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Ten-Year Retrospective Study of Delayed Diagnosis of Injury in Pediatric Trauma Patients at a Level II Trauma Center

Williams, Benjamin G. MD*; Hlaing, Thein MBBS†; Aaland, Mary O. MD, FACS†

Pediatric Emergency Care:
doi: 10.1097/PEC.0b013e3181b0a07d
Original Articles
Abstract

Background: Published rates of delayed diagnosis of injury (DDI) in pediatric trauma vary from 1.0% to 18%. The purpose of this study was to determine the long-term trend of DDI over 10 years, to identify risk factors associated with DDI, and to elucidate patterns of DDI.

Methods: All patients aged 14 and younger who were admitted to Parkview Hospital for major trauma between January 1, 1997 and December 31, 2006 were included (1100 patients). Data were collected from a trauma registry that is maintained of all trauma admissions.

Results: A total of 47 delayed diagnoses of injury were found in 44 patients for a rate of 4.0%. Patients with a DDI were more likely to have been intubated in the emergency department, transported by air, have an Injury Severity Score greater than 15, and have a Glasgow Coma Scale below 8 (P < 0.05). Mean intensive care unit and overall length of stay was longer in the DDI group. Missed injuries resulted in a change in therapy in 80% of cases. There were 5 missed intra-abdominal injuries, 4 of which required surgery. Three injuries were discovered upon outpatient follow-up. There was a trend for more missed upper extremity injuries in older patients and missed lower extremity injuries in younger patients.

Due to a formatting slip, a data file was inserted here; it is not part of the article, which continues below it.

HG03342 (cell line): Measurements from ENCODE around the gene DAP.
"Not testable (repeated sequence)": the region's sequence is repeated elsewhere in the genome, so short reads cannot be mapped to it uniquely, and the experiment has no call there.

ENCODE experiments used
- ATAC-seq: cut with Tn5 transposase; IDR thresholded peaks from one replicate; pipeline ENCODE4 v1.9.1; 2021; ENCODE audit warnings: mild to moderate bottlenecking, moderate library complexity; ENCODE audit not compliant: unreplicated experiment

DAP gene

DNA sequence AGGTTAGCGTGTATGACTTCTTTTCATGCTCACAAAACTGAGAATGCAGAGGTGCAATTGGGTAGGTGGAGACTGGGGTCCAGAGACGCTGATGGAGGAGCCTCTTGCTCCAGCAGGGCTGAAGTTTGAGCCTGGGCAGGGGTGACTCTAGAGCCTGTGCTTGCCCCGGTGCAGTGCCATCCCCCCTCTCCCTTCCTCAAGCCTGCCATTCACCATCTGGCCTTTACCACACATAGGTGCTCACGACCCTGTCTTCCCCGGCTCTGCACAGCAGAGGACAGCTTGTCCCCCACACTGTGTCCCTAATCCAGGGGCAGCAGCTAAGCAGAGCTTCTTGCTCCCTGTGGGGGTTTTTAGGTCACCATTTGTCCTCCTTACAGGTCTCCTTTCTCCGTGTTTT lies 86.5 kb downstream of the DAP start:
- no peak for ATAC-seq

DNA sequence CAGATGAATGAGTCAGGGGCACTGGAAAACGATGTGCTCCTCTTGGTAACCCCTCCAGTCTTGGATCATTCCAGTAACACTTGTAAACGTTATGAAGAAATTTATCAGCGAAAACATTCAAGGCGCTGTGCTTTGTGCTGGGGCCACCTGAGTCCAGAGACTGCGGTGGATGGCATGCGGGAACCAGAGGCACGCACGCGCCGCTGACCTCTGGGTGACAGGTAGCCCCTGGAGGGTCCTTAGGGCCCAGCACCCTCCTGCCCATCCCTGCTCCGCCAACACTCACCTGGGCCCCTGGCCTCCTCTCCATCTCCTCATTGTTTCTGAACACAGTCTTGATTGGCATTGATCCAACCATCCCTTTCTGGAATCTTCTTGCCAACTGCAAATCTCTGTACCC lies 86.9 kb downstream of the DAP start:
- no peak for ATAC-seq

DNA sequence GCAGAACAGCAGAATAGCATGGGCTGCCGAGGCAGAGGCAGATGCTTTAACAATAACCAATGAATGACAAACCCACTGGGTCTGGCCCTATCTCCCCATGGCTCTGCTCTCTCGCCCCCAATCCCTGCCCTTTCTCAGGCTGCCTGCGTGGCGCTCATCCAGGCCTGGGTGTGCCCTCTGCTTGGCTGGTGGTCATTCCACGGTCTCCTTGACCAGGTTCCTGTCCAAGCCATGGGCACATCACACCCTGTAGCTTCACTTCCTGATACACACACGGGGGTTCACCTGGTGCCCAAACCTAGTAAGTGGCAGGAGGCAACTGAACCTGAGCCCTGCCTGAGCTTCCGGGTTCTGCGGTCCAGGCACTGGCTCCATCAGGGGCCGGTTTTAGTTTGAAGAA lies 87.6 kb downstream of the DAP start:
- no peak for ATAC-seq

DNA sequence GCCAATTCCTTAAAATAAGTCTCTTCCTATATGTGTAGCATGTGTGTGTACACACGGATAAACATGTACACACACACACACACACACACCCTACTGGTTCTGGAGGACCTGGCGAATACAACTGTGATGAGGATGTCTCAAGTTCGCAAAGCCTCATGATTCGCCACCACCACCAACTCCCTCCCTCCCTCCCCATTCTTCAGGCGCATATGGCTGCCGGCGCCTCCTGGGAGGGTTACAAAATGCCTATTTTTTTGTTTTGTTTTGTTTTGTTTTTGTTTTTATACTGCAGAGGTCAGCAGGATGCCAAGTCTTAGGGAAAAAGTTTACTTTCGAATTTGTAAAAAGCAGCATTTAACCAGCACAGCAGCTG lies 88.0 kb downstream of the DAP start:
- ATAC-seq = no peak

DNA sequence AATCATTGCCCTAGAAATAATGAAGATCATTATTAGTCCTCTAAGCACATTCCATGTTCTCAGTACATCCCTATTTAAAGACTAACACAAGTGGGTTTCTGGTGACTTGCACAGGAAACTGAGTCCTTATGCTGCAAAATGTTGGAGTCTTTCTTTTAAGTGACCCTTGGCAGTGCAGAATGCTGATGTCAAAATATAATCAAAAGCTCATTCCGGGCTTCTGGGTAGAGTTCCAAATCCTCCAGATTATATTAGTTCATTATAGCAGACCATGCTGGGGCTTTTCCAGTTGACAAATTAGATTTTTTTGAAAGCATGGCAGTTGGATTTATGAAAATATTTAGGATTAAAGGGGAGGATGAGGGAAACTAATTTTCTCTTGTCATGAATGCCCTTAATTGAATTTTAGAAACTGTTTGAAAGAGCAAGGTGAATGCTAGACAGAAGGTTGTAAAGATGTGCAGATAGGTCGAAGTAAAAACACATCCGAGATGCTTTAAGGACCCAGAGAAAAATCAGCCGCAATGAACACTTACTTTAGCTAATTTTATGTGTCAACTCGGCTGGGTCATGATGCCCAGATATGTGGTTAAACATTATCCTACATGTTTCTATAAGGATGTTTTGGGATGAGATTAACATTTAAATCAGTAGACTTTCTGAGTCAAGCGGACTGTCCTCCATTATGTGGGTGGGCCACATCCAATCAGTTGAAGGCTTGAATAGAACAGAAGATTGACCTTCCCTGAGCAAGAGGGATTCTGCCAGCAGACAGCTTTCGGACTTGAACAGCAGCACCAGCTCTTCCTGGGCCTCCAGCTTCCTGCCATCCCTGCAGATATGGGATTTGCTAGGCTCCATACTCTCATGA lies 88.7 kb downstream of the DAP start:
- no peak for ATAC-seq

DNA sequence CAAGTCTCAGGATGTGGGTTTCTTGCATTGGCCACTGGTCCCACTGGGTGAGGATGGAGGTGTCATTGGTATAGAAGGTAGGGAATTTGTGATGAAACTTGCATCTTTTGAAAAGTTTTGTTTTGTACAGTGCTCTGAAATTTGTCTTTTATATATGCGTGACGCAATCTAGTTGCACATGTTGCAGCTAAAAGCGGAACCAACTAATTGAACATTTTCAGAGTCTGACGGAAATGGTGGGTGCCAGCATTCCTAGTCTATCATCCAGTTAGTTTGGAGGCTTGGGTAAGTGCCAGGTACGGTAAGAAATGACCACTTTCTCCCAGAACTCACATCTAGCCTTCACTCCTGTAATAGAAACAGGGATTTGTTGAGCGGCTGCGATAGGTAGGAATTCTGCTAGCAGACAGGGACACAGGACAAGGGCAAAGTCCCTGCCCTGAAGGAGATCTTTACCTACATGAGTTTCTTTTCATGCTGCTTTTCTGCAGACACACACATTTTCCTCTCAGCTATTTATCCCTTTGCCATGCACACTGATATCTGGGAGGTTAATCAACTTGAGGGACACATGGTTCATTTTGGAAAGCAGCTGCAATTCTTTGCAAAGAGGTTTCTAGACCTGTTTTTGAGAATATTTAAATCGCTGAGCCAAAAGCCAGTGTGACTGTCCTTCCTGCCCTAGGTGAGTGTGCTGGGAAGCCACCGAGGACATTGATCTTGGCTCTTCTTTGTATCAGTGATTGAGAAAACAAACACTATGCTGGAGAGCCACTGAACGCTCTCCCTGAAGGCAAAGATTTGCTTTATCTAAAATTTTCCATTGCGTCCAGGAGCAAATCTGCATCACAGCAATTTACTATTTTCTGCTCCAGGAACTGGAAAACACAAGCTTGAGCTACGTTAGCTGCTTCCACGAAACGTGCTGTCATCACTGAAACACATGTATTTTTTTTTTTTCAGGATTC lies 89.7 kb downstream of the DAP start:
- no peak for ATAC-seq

Conclusions: The rate of missed injuries remained relatively constant over the past 10 years at our institution. More severely injured patients are more likely to have missed injuries. Special attention to the lower extremities of the younger trauma patient may be warranted.

Author Information

From the *Fort Wayne Medical Education Program, Fort Wayne, IN; and †Parkview Hospital, Fort Wayne, IN.

Reprints: Benjamin G. Williams, MD, Fort Wayne Medical Education Program, 10107 Lake Tahoe Ct., Fort Wayne, IN 46804 (e-mail: bglawilliams@hotmail.com).

The authors have no sources of financial support to report.

© 2009 Lippincott Williams & Wilkins, Inc.